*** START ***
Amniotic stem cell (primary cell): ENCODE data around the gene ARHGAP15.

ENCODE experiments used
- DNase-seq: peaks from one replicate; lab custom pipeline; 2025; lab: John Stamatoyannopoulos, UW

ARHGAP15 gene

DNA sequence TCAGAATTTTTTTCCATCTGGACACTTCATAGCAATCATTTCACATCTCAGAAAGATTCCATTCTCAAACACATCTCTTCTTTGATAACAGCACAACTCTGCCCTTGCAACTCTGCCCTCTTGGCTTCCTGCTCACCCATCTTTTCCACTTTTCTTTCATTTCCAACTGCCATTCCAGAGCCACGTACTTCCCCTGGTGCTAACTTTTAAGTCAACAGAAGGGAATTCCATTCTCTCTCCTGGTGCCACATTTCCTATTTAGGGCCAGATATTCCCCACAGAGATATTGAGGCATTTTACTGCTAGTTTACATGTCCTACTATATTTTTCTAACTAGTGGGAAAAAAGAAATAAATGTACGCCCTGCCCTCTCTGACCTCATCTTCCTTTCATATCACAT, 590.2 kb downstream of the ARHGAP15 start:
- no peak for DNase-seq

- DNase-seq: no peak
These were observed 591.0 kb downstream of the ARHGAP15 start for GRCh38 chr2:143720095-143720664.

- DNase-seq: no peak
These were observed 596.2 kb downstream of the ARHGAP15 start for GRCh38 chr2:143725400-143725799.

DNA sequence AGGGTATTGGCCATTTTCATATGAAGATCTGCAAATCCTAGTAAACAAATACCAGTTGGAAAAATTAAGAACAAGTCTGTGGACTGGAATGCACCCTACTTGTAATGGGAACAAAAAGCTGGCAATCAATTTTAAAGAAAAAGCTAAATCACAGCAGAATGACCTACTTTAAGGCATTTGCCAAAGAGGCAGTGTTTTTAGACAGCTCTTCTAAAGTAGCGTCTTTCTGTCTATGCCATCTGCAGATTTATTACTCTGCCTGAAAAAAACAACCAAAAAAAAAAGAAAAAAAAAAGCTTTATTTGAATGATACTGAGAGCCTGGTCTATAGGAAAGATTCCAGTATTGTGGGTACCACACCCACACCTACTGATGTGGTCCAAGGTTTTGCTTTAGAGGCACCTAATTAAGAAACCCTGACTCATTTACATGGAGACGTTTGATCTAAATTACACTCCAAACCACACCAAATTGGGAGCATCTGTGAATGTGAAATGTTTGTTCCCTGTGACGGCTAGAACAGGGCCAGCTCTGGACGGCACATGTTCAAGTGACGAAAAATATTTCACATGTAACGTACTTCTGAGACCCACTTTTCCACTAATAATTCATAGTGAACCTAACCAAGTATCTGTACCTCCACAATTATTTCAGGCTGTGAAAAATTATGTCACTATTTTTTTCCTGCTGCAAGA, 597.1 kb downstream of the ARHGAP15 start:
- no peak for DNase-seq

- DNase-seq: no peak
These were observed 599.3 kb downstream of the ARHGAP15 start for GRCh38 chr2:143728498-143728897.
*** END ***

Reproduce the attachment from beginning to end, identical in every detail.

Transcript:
Amniotic stem cell (primary cell): ENCODE data around the gene ARHGAP15.

ENCODE experiments used
- DNase-seq: peaks from one replicate; lab custom pipeline; 2025; lab: John Stamatoyannopoulos, UW

ARHGAP15 gene

DNA sequence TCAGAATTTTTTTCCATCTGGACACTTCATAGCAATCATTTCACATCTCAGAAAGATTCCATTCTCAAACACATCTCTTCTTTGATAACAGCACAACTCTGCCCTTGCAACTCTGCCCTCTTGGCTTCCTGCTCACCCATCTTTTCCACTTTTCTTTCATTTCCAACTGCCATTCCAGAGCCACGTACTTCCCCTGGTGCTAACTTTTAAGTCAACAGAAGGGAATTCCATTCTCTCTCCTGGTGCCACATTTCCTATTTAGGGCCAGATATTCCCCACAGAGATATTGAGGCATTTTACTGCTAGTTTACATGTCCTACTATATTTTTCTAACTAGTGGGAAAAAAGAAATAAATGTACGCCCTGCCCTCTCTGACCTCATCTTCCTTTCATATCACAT, 590.2 kb downstream of the ARHGAP15 start:
- no peak for DNase-seq

- DNase-seq: no peak
These were observed 591.0 kb downstream of the ARHGAP15 start for GRCh38 chr2:143720095-143720664.

- DNase-seq: no peak
These were observed 596.2 kb downstream of the ARHGAP15 start for GRCh38 chr2:143725400-143725799.

DNA sequence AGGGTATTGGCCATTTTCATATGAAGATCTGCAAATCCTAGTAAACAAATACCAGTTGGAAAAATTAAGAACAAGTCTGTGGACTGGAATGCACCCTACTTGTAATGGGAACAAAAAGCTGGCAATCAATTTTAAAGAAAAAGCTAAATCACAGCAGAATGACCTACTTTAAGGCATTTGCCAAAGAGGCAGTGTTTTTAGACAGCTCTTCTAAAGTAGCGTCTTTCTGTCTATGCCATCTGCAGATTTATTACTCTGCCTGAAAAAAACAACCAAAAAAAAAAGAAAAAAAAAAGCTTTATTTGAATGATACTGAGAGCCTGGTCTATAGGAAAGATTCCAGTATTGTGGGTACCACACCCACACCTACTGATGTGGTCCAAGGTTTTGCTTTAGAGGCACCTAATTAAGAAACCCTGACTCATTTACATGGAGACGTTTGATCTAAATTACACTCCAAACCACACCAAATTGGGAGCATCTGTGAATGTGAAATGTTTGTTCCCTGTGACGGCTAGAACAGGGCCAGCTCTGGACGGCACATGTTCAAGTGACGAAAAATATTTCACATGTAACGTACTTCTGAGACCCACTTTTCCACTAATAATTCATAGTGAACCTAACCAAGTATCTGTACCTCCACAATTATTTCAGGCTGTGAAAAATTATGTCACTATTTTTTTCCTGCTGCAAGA, 597.1 kb downstream of the ARHGAP15 start:
- no peak for DNase-seq

- DNase-seq: no peak
These were observed 599.3 kb downstream of the ARHGAP15 start for GRCh38 chr2:143728498-143728897.